My love of Greek food is sincere and longstanding. In fact, I threw my first ever dinner party at the age of sixteen and the theme was Greece. My friends at the time wolfed down the food (which my mom had spent hours – days, even – preparing with me) and wanted to know what was next on the agenda. I remember thinking, I can’t wait until I can throw a dinner party for guests who know how to attend a dinner party. Sixteen year-old me would be very happy to read this blog, I think.
I studied abroad in Greece during my time at TCU (go Frogs!) and even though I minored in Classical Studies, I joke that I was really in it for the feta.
I’m not sure where my love of Greece and its healthy food came from, but there’s a solid chance it stemmed from my dad bringing home dolmas from Central Market when I was in middle school. Dolmas is the first Greek food I remember trying. So when Central Market invited me to preview their Passport Greece event years later, I was elated.
This is Central Market’s sixth annual Passport event, which lasts two weeks (April 29 – May 12, 2015) and celebrates a different culture each year. Central Market is bringing in hundreds of Greek goodies and over forty different Greek wines for the occasion. There are also all sorts of great Passport Greece events, including lots of different cooking classes (who doesn’t want to learn how to make Bay-scented Sweet Figs from Rosemary Barron?) but since many of my readers don’t live in Texas, I want to focus on the food.
“Μπουκιά και συγχώριο.” (“One bite and all is forgiven.”)
We all need to get on board with giant white beans immediately. They’re available on practically every menu in Greece and I don’t know about you, but I don’t eat many giant beans. I could have eaten this whole bowl no problem, especially paired with Kalamata olives and feta cheese. I would happily eat this for lunch every day.
Speaking of cheese, most people think feta when they think Greece but that’s certainly not the only native variety. My friend and I both preferred the Metsovo Kefalograviera Vlaha (try saying that three times fast!) to the Manouri Pdo. The Metsovo is reminiscent of a mild parmesan in flavor but is much softer in texture.
You heard it here first: I’m going to learn how to make Kalamata & Feta Bread. This rocked my world. I was too stuffed to try it at the event so the kind people at Central Market packed it up in a To Go box for me. I didn’t get to it until the next day and it was still fresh as a daisy and bursting with flavor. Maybe they’ll be so kind as to share the recipe?
I bought several cookbooks while studying abroad in Greece but to be perfectly honest with you, I rarely use them because the measurements are all in Metric and I’m lazy like that. I do often look through them for inspiration though. It would be prudent to buy a Greek cookbook here in the US so that it’s easier for me to use.
Greeks know a thing or two about meatballs. I need to blog about my own Lamb Meatball recipe later this summer. These beef meatballs were incredible dipped in tzatziki sauce, which I never really think of doing. This is a great tip for everyone reading at home: lighten up meatballs by squiring lemon juice over them and dipping them in cucumber yogurt sauce.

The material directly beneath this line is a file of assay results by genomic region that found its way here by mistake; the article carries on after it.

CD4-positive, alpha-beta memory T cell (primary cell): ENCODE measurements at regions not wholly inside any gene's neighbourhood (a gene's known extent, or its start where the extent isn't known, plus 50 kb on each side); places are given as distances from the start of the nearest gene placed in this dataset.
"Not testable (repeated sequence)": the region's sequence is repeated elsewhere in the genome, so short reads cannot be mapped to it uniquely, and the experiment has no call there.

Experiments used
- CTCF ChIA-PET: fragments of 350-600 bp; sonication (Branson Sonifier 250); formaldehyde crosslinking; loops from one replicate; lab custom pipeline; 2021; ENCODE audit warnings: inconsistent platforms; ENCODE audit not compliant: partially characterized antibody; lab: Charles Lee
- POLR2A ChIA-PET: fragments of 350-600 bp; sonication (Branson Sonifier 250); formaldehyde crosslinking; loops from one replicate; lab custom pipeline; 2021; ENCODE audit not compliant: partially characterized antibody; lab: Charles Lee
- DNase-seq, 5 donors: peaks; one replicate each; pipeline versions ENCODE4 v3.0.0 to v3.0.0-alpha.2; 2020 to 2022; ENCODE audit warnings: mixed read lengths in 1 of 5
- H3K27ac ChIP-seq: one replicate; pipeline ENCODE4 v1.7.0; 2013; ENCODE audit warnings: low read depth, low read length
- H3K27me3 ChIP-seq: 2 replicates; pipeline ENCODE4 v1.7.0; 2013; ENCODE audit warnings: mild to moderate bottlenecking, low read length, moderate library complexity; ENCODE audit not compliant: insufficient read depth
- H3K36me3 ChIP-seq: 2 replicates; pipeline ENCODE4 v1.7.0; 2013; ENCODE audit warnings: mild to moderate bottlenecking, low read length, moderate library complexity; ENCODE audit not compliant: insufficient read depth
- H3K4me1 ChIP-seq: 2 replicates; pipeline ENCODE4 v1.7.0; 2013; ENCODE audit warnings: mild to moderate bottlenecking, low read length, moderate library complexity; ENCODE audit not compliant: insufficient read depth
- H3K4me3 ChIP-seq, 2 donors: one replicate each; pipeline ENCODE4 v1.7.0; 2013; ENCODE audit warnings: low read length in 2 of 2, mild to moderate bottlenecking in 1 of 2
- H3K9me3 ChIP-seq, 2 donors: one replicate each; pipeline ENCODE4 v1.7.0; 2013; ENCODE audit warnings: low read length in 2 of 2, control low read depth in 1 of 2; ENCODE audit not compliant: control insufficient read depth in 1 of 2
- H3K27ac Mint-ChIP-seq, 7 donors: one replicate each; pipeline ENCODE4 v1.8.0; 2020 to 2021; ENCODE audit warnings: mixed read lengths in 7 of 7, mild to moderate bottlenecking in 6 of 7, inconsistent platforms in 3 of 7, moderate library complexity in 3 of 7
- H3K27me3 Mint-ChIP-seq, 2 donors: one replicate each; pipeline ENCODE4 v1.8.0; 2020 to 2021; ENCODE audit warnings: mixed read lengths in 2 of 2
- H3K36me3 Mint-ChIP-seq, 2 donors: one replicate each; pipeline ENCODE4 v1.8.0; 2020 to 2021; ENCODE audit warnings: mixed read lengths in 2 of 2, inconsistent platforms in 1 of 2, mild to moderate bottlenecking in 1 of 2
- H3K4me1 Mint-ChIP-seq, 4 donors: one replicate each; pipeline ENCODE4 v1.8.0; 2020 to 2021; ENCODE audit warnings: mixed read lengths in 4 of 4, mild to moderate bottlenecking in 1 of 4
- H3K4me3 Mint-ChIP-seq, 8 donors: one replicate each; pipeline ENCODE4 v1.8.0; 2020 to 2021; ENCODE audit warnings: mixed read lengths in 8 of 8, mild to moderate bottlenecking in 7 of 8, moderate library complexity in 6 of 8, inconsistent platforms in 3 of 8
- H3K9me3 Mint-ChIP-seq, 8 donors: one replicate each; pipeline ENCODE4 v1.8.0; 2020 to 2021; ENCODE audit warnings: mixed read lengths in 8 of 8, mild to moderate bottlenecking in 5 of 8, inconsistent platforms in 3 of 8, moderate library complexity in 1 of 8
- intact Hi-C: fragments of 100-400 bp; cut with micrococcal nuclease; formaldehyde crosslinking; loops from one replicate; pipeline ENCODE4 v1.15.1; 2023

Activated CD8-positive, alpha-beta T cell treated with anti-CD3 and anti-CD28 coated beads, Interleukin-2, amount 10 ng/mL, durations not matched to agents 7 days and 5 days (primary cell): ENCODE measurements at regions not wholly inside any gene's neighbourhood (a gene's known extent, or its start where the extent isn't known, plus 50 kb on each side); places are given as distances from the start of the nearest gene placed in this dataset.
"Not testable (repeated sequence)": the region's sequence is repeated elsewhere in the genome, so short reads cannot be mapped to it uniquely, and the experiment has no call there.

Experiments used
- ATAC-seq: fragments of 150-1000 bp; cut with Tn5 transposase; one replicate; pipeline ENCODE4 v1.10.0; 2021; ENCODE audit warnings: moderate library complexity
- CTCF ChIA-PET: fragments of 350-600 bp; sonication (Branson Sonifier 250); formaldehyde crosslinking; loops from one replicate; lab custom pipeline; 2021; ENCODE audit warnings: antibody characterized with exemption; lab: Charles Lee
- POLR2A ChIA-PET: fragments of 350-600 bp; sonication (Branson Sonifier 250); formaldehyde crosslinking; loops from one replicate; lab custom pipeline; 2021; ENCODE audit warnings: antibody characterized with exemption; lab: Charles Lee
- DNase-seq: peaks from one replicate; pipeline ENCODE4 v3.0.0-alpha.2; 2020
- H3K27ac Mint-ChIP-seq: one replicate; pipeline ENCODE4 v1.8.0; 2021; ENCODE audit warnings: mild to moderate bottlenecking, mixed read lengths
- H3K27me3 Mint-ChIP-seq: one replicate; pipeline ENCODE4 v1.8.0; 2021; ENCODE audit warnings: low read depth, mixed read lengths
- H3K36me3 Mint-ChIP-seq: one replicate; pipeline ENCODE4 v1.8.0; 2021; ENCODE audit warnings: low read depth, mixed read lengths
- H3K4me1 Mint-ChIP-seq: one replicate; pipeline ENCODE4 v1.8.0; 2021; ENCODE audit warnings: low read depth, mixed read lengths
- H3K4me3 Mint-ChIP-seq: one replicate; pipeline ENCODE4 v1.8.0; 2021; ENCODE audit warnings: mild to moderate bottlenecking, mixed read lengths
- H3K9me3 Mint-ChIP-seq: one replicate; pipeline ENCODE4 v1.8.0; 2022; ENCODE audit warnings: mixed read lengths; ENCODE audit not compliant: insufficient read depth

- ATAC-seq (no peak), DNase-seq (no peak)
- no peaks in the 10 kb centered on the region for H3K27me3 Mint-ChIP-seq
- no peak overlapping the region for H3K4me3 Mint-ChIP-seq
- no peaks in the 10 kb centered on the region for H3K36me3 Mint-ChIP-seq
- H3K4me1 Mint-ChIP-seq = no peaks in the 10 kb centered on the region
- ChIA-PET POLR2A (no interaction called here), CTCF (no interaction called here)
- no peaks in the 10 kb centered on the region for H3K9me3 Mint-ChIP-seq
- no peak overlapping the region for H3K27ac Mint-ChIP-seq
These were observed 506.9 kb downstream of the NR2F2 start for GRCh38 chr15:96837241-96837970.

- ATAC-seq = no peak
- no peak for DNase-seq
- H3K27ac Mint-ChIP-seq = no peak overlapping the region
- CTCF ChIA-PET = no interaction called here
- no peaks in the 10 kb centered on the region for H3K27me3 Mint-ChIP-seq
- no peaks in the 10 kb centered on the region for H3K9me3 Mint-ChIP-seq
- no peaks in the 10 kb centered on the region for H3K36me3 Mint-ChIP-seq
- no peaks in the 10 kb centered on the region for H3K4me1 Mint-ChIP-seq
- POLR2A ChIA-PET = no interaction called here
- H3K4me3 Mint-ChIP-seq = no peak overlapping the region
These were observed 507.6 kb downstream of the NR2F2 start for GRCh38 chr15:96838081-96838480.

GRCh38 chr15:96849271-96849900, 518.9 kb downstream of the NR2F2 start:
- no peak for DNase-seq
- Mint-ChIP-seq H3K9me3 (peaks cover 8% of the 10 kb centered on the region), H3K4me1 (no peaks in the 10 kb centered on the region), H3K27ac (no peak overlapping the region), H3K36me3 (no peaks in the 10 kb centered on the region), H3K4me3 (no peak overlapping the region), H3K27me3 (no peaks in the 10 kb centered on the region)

The only thing about Greek food that really loses me is their affinity for cooking whole fish. I draw the line at eyeballs. Call me American but I don’t love my food to watch me eat it. If you order any sort of grilled or broiled fish in Greece, there’s a very good chance it’s going to be whole. You’ve been warned.
I absolutely adore this subtitle. It makes me want to be friends with Diane Kochilas. That’s the great thing about Greek food: you can have a feast and still feel great afterwards. Vegetables, olive oil, fish, herbs, oh yes!
This is the real deal. This is raspberry chocolate jam and I want it in a crepe every Sunday morning. I was skeptical and I was converted. If you ever see this on a shelf near you, trust me and grab it.
Greeks are crazy about their honey. When I first got to Greece, I was terribly disappointed by the lack of chocolate desserts. The most popular dessert is yogurt and honey. Well, I’m American and that sounds like breakfast to me! Not in Greece. I finally ordered it on a terrace one cool evening and was blown away. The yogurt was impossibly thick and creamy. The honey was more like a syrup than anything else. I cursed myself for not having ordered it after every meal. I don’t think I have ever had yogurt and honey for dessert since I was in Greece, but Entopia’s Flower Honey might just change that.
Speaking of dessert, you can see what I mean about the lack of chocolate. My favorite of these was the bougatsa, which is described on the Passport Greece website thusly: “This rich breakfast pastry originated in Serres and has gained popularity from Thessaloniki to Crete.” That’s right. It’s actually breakfast! Best. News. Ever.
How to Taste Olive Oil
A little bonus at the Passport Greece media preview: I learned how to properly taste olive oil! I’ve been doing it all wrong. The proper steps are:
Warm the olive oil
We had the oil in tiny cups and used our palms to gently warm it up.
Gargle the olive oil
I kept getting the giggles. It’s harder to pull off than it looks. Basically, you keep the olive oil in the front of your mouth for a minute.
Taste the olive oil
Once the olive oil has been properly gargled, let it slowly slide down your throat. I was stunned at how many flavor notes I could taste using this method. Just look at the shock on my face!